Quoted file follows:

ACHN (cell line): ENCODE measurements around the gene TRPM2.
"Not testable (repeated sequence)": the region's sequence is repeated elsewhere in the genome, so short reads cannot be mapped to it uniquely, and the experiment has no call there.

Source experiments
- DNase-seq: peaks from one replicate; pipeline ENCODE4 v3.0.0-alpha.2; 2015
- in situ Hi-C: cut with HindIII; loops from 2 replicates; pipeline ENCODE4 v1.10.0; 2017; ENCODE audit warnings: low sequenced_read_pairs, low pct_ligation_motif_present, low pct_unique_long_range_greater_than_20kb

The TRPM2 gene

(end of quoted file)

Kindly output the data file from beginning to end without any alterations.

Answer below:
ACHN (cell line): ENCODE measurements around the gene TRPM2.
"Not testable (repeated sequence)": the region's sequence is repeated elsewhere in the genome, so short reads cannot be mapped to it uniquely, and the experiment has no call there.

Source experiments
- DNase-seq: peaks from one replicate; pipeline ENCODE4 v3.0.0-alpha.2; 2015
- in situ Hi-C: cut with HindIII; loops from 2 replicates; pipeline ENCODE4 v1.10.0; 2017; ENCODE audit warnings: low sequenced_read_pairs, low pct_ligation_motif_present, low pct_unique_long_range_greater_than_20kb

The TRPM2 gene